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Bryant Millsaps named president of Tenn. Baptist Children’s Homes

BRENTWOOD, Tenn. (BP)–Bryant Millsaps, former Tennessee secretary of state and director of the state’s Higher Education Commission, has been named president/treasurer of Tennessee Baptist Children’s Homes, effective Jan. 1. He becomes only the sixth president to lead the child-care agency in its 108-year history.
Millsaps, 52, succeeds Gerald L. Stow, TBCH president/treasurer, who retires Dec. 31 after 15 years of service.
Millsaps, who has served as TBCH assistant to the president since 1998, was named as the agency’s new president during a board of trustees meeting at the agency’s state office in Brentwood on Sept. 30, after being unanimously recommended by a trustee search committee.
Millsaps, in other Tennessee government posts, has served in the House of Representatives as chief clerk, assistant chief clerk and assistant to the speaker. He has also been vice president of operations for Oosting and Associates, a higher education consulting firm located in Franklin, Tenn.
Millsaps holds a doctor of education degree in higher education administration from Vanderbilt University’s George Peabody College in Nashville. He also holds a bachelor of science degree in political science and a master of education in secondary school administration and supervision from Middle Tennessee State University, Murfreesboro, where he formerly served as director of alumni and government relations.
A member of Nashville’s Two Rivers Baptist Church since 1987, Millsaps surrendered to a call to ministry in 1997 and was ordained to the ministry by Two Rivers May 1999.
Glenn Weekley, TBCH search committee chair and pastor of First Baptist Church, Hendersonville, said of Millsaps, “His love for and commitment to Jesus Christ, passion for the ministry of the children’s home, knowledge of the state of Tennessee and its Baptist people and his background in service to the people of this great state are but a few of the qualities that we feel uniquely equip him for this tremendously important task.”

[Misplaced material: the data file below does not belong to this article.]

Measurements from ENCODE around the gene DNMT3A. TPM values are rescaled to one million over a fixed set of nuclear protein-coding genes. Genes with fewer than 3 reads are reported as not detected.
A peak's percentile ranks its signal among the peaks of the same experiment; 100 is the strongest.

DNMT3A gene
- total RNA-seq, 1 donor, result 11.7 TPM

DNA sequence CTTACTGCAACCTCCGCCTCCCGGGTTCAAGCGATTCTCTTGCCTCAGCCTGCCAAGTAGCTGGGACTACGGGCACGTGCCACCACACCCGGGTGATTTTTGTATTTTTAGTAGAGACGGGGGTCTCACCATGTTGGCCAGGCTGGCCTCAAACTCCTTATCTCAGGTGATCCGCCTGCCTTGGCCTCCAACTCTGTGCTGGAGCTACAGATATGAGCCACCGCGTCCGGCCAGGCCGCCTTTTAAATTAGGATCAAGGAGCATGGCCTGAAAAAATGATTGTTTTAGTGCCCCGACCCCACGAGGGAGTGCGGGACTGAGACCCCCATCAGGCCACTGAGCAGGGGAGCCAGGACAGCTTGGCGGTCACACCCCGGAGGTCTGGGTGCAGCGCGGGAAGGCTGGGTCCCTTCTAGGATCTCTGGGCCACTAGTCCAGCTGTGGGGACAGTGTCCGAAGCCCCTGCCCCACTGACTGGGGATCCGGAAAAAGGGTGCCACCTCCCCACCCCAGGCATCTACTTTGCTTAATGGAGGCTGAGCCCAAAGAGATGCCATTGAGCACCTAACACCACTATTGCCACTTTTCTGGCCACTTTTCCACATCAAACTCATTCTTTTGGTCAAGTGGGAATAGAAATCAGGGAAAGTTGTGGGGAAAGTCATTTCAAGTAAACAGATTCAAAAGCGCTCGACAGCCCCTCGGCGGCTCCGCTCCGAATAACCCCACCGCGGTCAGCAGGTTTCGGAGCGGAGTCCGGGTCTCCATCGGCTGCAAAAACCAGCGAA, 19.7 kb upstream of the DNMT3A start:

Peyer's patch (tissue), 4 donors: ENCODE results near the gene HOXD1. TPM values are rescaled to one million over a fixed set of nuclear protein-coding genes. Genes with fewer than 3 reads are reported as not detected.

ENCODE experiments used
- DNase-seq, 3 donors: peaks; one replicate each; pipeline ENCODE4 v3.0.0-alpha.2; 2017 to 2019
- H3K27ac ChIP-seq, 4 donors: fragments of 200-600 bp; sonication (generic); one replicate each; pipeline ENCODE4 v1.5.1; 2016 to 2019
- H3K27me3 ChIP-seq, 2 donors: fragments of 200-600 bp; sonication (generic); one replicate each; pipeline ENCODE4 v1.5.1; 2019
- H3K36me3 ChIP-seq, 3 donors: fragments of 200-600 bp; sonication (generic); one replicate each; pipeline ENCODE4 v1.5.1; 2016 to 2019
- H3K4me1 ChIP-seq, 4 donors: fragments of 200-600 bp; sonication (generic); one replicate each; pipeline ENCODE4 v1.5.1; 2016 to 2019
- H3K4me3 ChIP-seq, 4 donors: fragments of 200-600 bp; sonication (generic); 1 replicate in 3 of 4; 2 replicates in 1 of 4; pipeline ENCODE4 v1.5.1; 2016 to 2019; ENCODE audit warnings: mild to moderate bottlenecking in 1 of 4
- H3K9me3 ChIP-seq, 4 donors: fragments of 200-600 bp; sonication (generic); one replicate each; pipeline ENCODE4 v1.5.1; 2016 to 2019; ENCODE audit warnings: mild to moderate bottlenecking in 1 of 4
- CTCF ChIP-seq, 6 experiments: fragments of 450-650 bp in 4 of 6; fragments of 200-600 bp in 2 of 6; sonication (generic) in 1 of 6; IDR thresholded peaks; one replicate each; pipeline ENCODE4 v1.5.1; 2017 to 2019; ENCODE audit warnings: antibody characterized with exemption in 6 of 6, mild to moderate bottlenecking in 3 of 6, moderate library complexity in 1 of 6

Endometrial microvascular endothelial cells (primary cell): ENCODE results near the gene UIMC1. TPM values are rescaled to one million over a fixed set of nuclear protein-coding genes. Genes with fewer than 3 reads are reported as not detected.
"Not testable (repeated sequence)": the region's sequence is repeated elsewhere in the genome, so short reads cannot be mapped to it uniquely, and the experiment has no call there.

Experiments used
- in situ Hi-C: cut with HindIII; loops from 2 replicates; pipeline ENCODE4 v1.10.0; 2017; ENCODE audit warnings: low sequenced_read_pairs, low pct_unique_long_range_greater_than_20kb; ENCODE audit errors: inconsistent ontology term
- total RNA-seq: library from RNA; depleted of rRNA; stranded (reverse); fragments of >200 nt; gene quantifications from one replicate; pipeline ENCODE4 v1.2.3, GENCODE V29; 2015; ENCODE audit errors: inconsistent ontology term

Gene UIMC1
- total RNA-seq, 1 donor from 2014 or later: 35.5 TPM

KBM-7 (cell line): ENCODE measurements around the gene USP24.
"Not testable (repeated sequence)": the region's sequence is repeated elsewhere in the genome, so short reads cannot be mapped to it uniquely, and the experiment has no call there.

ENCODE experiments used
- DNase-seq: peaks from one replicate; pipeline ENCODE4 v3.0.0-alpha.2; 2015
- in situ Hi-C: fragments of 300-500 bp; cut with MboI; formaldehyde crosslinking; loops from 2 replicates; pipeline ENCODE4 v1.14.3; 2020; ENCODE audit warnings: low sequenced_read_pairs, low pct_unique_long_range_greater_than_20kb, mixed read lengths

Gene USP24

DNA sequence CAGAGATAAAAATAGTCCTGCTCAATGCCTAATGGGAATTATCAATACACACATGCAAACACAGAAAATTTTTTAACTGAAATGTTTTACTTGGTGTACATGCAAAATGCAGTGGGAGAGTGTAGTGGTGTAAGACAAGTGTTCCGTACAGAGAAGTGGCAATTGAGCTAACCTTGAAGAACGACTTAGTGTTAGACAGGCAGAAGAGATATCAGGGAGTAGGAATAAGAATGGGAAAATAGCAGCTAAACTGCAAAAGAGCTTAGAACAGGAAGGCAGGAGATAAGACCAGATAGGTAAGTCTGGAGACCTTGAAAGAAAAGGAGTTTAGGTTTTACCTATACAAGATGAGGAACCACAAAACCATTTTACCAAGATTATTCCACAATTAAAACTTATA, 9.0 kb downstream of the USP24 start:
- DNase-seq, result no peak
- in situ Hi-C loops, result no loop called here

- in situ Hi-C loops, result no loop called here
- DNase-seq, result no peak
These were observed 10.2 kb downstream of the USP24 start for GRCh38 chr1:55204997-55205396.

Stow said of Millsaps, “His background as a public servant, his academic preparation and his strong commitment to Jesus Christ, the local church, and this ministry qualify him for his new role as president-treasurer.”
Millsaps said he is humbled by assuming the presidency. “The opportunity to build on the foundation that [Stow] and others have laid over the last 108 years is both a thrill and a challenge,” he said.
A native of Soddy Daisy, Tenn., Millsaps and his wife, Robbie, are the parents of three adult children and one granddaughter.
In other news at the Tennessee Baptist Children’s Homes, Morris H. Chapman, president of the Southern Baptist Convention’s Executive Committee, has been named as chair of the agency’s “Continuing the Caring Tradition” campaign for Williamson County. Joining Chapman are former entrepreneur Jane Jones, campaign state chair, and honorary chairs Mark Lowry, Christian recording artist, and Hope Hines, NewsChannel 5 sports director. The Williamson County effort is only one of several organized friend-raising events statewide benefiting TBCH.

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  • Kim Burke